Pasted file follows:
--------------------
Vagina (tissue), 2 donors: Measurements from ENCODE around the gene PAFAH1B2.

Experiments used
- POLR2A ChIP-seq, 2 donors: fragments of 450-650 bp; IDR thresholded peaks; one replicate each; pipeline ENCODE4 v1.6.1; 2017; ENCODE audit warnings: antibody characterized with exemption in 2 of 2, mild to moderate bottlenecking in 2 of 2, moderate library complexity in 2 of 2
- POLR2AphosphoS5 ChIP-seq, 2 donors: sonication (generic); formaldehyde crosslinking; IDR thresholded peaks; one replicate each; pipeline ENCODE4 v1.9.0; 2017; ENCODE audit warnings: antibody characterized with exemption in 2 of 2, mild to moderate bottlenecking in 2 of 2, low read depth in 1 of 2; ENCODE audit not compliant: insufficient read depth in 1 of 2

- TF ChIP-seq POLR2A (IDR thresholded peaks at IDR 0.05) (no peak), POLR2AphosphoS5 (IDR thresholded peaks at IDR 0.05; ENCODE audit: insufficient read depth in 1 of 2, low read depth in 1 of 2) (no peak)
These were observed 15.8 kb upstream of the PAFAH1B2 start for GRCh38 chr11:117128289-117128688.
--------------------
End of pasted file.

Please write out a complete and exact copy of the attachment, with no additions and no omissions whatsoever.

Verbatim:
Vagina (tissue), 2 donors: Measurements from ENCODE around the gene PAFAH1B2.

Experiments used
- POLR2A ChIP-seq, 2 donors: fragments of 450-650 bp; IDR thresholded peaks; one replicate each; pipeline ENCODE4 v1.6.1; 2017; ENCODE audit warnings: antibody characterized with exemption in 2 of 2, mild to moderate bottlenecking in 2 of 2, moderate library complexity in 2 of 2
- POLR2AphosphoS5 ChIP-seq, 2 donors: sonication (generic); formaldehyde crosslinking; IDR thresholded peaks; one replicate each; pipeline ENCODE4 v1.9.0; 2017; ENCODE audit warnings: antibody characterized with exemption in 2 of 2, mild to moderate bottlenecking in 2 of 2, low read depth in 1 of 2; ENCODE audit not compliant: insufficient read depth in 1 of 2

- TF ChIP-seq POLR2A (IDR thresholded peaks at IDR 0.05) (no peak), POLR2AphosphoS5 (IDR thresholded peaks at IDR 0.05; ENCODE audit: insufficient read depth in 1 of 2, low read depth in 1 of 2) (no peak)
These were observed 15.8 kb upstream of the PAFAH1B2 start for GRCh38 chr11:117128289-117128688.